Many hopes have been pinned on repurposing existing drugs, such as ivermectin and hydroxychloroquine, to treat COVID-19. However, we shouldn’t be too surprised these drugs haven’t yet lived up to the hype.
Our study, published today in Science Translational Medicine, shows it’s notoriously difficult to repurpose existing drugs for new diseases or for new uses.
Here’s what we need to consider for this pandemic — and the next.
Repurposing old drugs may sound great
Repurposing existing drugs may sound attractive, during a pandemic or not. Doctors are used to prescribing them, we know a lot about how safe they are for existing conditions and patients generally tolerate them well.
There are also well-publicised success stories of repurposed drugs that skew our perception of how hard this is to actually pull off. For instance, thalidomide was released in the 1950s as a sedative and repurposed to be used against cancer 50 years later.
But we show this example is the rare exception rather than the rule.
Oh, but it’s great in the test tube
Let’s say an antidepressant drug kills a virus in a test tube. But this antiviral activity, picked up in a laboratory assay (or test), will likely be misleading.
Many drugs may well kill the virus in such an assay but this is only at concentrations much higher than those used to treat the condition for which the drug was initially developed. Humans often cannot tolerate these higher concentrations.
At these high concentrations, drugs also display all sorts of biological activities that may appear useful but are just noise and destined for repurposing failure.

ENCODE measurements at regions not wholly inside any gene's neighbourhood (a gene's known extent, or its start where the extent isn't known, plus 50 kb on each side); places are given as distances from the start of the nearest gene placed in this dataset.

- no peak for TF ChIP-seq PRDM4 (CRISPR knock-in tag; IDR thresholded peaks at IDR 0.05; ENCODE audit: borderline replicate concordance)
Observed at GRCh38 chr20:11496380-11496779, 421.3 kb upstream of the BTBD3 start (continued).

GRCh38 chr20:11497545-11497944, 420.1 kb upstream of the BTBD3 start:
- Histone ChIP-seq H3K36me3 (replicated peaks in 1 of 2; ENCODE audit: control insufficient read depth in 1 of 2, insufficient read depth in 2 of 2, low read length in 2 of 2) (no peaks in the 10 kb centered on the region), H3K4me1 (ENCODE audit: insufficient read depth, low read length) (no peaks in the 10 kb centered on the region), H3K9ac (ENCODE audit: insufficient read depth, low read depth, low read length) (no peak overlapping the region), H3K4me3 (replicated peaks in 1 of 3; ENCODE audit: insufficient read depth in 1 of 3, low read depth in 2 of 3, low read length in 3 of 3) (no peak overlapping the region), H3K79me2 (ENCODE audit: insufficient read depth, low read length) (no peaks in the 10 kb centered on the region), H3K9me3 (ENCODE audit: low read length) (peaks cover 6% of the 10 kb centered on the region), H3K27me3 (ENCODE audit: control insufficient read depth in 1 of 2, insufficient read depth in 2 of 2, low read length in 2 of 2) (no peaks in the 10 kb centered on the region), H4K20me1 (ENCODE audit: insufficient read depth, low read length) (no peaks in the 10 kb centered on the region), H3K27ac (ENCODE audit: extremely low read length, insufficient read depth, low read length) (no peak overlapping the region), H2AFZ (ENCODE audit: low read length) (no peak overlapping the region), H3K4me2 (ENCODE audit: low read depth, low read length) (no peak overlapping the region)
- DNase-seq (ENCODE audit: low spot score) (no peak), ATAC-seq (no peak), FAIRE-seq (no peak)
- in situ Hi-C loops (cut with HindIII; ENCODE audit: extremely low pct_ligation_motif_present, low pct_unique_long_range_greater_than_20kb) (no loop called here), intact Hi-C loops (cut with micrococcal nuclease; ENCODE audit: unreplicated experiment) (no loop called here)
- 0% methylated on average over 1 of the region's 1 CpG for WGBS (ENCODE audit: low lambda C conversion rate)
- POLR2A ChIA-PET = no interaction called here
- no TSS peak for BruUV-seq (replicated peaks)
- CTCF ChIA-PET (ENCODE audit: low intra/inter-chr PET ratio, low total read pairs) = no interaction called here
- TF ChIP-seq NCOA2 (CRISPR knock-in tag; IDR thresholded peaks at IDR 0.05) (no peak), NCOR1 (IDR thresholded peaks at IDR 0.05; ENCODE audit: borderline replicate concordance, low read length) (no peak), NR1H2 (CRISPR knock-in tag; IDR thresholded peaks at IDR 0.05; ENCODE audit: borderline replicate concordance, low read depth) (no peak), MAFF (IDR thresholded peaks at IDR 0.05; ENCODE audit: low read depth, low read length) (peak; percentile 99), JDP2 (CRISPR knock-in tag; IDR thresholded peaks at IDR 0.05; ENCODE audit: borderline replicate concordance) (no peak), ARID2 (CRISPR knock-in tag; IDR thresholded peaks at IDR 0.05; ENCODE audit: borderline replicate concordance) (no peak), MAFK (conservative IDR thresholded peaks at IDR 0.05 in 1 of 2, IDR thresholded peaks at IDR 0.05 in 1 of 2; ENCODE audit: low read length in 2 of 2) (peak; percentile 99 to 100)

Yet these sneaky drugs, including those that sound promising for COVID-19, can end up in peer-reviewed publications.
Or let’s say you find an anticancer drug that kills a virus in a test-tube assay. Do not assume it is immediately useful and safe to treat viral infections in humans.
Drugs are only approved for specific uses after analysing the relationship between how the body treats the drug (pharmacokinetics) and how the drug treats the body (pharmacodynamics). Experts call this PK-PD.
The same drug can give very different PK-PD profiles depending on the dose, how often it is given, and whether the drug is administered by mouth, intravenously, or under the skin.
Drug concentrations safe and effective for one disease may not immediately translate to another. Higher, more frequent doses may be required, with increased risk of unintended toxicity or even death.
So drugs intended for repurposing still need to be thoroughly studied in animals and clinical trials to make sure a new dosing regime is safe and effective. Repurposing may not be the short cut you think it is.
Oh, I forgot about the intellectual property
It’s not just the virus that kills: intellectual property barriers could also stop repurposing dead in its tracks.
The ultimate test that a drug is safe and effective is a phase 3 clinical trial. This costs a median of around US$19 million.
Assuming the new antiviral activity you discovered for the anticancer drug is both potent and “real”, there may be no way to proceed with essential and costly clinical trials without a patent.
That’s because pharmaceutical companies and investors are businesses. They need to legally possess the rights to the drug so they can make a return on their investment into high-risk clinical trials essential for marketing approval.